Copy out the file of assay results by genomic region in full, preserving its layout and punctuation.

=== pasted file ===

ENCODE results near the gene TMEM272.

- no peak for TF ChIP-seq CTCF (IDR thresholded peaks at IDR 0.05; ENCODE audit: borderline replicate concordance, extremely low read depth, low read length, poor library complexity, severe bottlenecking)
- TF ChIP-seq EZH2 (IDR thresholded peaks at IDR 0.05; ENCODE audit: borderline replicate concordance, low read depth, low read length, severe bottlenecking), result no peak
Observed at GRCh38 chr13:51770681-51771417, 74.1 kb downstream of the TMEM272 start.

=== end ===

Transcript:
ENCODE results near the gene TMEM272.

- no peak for TF ChIP-seq CTCF (IDR thresholded peaks at IDR 0.05; ENCODE audit: borderline replicate concordance, extremely low read depth, low read length, poor library complexity, severe bottlenecking)
- TF ChIP-seq EZH2 (IDR thresholded peaks at IDR 0.05; ENCODE audit: borderline replicate concordance, low read depth, low read length, severe bottlenecking), result no peak
Observed at GRCh38 chr13:51770681-51771417, 74.1 kb downstream of the TMEM272 start.